Tuesday, 21 May 2013

here fishy fishy

Hanamoenoa, Tahuata. Enough said 
It took a few seconds before the alarm bells went off. At first, my heart skipped a beat and I froze.

We had just anchored in beautiful Hanamoenoa Bay on Tahuata Island. I had donned my snorkelling gear and jumped in the water to check the anchor. As I followed the anchor chain from the surface, I finally spotted the anchor. I readied myself to dive down for a closer look, when I caught a movement from the corner of my eye. Below me, a dark shape swam into view and my brain paused. I registered the outline.

I thought, "I know what that is." Just then, it veered course and looked up at me. I popped my head out of the water and shouted incoherent syllables in my snorkel at Rick, who was sitting nearby in our dinghy. I splashed my way to the dinghy and hoisted myself up in one fluid, if not graceful, motion. After ripping my mask and snorkel off, I sputtered, "Shark! There was a shark. In the water - RIGHT there! Oh my god, a shark."

There are many shark species in the South Pacific. Some can be aggressive and dangerous, others are shy and avoid you. I don't know which one my buddy was. I was too busy getting my plump ass out of range. I have since pored over our fish books but still, I'm not sure. He was somewhere between 4 and 5 feet, he was dark grey and well, he looked sharky.

Later that day, we went snorkelling in the nearby reefs. While we kept an eye out for the shark, all we saw were fishes that were at the most, 12 inches long. Twelve inches, now that's manageable.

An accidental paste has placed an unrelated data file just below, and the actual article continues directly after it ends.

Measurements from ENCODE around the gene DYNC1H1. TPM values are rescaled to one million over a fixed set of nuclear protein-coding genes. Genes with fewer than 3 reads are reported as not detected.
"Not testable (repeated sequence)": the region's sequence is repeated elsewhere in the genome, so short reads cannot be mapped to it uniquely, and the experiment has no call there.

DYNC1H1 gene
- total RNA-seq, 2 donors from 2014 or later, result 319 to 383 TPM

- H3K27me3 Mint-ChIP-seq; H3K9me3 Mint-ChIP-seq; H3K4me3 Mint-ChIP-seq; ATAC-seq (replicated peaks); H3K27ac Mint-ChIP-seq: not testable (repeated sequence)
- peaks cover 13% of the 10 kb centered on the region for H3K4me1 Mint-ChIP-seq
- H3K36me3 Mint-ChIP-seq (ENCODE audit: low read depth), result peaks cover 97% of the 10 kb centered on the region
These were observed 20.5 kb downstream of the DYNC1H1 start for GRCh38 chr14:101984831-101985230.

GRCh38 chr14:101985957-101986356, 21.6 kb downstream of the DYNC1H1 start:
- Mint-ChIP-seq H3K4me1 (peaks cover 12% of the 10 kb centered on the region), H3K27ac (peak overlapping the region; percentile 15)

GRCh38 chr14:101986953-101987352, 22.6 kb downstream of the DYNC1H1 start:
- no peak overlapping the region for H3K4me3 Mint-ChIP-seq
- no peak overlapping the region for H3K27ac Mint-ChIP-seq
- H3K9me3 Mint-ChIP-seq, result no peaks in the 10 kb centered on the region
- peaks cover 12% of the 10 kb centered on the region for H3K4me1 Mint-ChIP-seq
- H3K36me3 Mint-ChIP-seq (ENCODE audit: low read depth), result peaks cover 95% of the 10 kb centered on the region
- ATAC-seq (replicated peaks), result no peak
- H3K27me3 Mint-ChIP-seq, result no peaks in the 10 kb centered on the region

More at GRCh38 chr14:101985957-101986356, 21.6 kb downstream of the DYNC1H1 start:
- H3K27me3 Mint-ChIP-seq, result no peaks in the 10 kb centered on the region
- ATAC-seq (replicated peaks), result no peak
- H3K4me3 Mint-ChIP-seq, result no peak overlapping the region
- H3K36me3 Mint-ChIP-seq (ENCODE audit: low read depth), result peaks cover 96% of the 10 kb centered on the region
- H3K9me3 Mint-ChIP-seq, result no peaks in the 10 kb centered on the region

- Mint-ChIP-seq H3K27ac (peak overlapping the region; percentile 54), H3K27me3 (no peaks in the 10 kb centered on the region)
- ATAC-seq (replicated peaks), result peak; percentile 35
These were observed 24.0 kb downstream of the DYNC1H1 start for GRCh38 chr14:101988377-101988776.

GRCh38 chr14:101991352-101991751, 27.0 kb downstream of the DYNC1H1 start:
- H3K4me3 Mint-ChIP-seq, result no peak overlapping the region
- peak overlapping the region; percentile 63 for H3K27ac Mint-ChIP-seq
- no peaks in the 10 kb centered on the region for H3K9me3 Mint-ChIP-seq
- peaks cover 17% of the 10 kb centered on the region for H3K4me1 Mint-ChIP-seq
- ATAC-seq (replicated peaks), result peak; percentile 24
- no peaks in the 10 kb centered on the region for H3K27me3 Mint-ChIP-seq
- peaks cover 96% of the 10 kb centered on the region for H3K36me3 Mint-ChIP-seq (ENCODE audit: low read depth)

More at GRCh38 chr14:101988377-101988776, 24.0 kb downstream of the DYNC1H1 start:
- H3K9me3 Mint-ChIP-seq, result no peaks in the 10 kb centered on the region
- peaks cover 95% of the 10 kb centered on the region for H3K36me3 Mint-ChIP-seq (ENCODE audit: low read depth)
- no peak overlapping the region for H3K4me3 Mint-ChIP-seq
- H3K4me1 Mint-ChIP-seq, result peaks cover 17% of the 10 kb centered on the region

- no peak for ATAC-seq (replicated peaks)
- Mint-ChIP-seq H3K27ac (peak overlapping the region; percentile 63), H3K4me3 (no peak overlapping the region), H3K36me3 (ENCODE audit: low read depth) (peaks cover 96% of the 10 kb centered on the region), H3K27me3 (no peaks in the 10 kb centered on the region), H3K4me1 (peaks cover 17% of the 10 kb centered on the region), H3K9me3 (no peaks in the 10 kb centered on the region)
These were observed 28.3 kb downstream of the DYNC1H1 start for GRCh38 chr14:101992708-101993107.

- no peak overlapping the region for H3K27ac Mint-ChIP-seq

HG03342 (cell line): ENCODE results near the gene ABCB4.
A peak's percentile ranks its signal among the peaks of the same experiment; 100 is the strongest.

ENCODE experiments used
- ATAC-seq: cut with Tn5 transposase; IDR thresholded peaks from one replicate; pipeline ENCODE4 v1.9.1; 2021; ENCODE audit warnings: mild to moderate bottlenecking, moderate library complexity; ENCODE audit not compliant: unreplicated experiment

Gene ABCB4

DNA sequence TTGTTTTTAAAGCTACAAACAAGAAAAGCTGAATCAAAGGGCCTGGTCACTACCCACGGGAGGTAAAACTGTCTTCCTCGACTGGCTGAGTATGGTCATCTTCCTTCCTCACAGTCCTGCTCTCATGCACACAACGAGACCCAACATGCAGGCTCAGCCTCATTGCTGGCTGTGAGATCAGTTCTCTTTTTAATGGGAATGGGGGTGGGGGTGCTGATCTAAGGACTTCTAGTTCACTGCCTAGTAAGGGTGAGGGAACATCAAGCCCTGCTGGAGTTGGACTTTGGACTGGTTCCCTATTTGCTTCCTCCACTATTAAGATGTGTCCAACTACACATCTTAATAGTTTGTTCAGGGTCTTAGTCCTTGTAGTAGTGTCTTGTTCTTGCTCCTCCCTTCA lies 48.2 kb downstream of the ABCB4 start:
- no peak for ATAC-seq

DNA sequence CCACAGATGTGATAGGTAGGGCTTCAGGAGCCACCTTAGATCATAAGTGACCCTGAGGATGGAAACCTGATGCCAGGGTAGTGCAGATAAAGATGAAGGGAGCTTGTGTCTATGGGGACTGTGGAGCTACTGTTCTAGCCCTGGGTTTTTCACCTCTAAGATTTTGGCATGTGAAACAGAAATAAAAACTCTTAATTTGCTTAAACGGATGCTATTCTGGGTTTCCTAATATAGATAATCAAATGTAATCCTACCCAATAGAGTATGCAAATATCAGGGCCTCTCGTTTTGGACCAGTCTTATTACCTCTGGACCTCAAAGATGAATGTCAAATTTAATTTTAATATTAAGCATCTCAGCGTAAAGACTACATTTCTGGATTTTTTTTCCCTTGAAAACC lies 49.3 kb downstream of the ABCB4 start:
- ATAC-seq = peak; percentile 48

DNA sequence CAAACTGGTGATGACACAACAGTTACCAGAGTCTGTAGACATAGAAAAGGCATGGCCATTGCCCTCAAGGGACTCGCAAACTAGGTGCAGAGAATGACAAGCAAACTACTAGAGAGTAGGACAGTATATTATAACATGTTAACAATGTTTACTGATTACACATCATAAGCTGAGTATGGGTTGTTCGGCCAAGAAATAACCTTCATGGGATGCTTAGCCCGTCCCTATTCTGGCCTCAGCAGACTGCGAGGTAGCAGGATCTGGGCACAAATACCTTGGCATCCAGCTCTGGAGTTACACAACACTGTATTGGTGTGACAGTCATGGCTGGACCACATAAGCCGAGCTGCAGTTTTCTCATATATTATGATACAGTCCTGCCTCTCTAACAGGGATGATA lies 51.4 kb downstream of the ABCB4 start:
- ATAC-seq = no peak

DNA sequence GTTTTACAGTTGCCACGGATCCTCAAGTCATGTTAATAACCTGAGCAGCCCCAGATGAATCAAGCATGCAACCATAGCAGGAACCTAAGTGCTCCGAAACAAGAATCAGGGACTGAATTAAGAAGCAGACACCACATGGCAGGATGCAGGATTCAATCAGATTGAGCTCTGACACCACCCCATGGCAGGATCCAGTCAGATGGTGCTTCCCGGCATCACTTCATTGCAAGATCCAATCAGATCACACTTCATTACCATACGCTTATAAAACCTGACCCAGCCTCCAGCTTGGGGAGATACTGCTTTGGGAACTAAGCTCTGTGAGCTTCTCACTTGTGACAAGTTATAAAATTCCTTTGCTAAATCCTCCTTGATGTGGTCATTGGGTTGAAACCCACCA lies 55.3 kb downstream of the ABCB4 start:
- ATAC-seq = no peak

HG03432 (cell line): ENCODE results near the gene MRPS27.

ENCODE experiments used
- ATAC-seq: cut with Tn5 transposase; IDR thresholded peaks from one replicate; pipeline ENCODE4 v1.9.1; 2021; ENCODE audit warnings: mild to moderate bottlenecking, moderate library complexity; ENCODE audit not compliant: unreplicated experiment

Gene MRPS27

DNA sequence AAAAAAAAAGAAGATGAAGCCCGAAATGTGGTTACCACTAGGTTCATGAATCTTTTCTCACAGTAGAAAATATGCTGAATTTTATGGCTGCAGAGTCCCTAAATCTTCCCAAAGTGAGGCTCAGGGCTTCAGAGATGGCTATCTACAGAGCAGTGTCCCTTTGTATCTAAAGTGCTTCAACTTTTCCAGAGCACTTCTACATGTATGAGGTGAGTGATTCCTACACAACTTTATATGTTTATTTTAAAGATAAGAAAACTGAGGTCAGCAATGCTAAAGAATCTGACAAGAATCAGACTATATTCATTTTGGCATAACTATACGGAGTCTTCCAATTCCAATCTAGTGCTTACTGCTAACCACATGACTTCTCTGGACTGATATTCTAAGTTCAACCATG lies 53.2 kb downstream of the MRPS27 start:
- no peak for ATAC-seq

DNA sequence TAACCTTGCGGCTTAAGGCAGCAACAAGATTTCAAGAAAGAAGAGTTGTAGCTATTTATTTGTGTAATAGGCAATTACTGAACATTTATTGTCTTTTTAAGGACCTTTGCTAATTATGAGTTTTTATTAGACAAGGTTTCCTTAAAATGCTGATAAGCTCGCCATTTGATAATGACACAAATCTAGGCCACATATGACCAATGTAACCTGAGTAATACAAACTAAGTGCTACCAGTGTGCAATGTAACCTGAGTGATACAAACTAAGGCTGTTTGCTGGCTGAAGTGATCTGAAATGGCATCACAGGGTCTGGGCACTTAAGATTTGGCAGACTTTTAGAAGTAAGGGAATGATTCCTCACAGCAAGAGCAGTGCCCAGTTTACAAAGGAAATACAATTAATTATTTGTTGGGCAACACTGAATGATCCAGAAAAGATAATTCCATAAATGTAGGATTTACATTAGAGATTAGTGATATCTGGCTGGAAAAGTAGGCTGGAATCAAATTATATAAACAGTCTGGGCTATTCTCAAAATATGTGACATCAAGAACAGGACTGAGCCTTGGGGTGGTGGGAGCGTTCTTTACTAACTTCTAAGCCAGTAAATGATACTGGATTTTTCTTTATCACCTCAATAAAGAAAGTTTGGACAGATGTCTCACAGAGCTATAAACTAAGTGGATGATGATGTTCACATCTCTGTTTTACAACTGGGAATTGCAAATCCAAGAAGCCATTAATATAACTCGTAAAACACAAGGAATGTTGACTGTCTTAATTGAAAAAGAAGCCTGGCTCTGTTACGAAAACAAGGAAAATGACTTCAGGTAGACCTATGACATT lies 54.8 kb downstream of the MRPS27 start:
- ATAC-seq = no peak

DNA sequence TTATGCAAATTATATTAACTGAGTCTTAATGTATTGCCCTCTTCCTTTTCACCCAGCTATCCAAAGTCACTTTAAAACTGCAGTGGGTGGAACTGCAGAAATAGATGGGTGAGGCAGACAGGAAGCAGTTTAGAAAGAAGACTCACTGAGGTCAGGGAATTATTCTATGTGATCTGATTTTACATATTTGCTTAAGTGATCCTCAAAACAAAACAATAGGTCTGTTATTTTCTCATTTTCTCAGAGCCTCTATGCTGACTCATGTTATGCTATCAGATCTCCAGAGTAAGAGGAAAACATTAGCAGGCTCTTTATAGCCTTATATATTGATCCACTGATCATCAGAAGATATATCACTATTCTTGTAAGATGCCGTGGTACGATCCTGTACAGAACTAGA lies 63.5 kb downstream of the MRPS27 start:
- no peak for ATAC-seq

A tought nut to crack
Content to be on solid ground

This is what dreams are made of...

And this...

Sharks be damned, the hull
needs a scrub!
A common sight

In his element

We like this size...

the smell of land

Taahuku Bay, Hiva Oa
Rediscovering the sights and smells of land is sweet nectar in a sea voyager's life. A verdant island whose mountains are shrouded with clouds, Hiva Oa welcomes you to its shores. Taahuku Bay, however, wants to spit you out.

Photo courtesy of Adam and Edie

It may not be obvious in the photo above, (as usual, we're on the edge,) but Taahuku is a small, crowded and often uncomfortable anchorage. Being one of the Marquesas' only two Ports of Entry, this is one busy harbour.

One of our vocal neighbours
We didn't make it to land on the day of our landfall. We slept. We wept. (Okay, shed a couple tears when I found out some precious books had been ruined by an unfortunately placed leak and mold had taken hold of our clean bed sheets. If you have washed king-sized sheets by hand, you'll understand. At 400 francs a kilo, there is no way someone else is doing our laundry.) But my distress was short-lived, there were too many other distractions. We would continually stop what we were doing to inhale the pungent air around us, while roosters serenaded us night and day. 

We did go to shore the next day, after I more or less successfully cut Rick's hair. The anchorage was so rolly that morning, he had to pin my feet down with his. The promise of fresh baguettes and pamplemousse beckoned and we rowed to shore to meet Sandra, our customs agent. Once on land, we ran into familiar faces and we all shared our war stories on the drive into Atuona. A passage is something one dissects with other passagemakers. It's sort of like when you were a kid and you'd compare scar stories with your friends.

View of Atuona from nearby

After the mock-stern reminder by the gendarme checking us in, that Rick must speak French from now on, we went in search of French Polynesian francs to satisfy our cravings.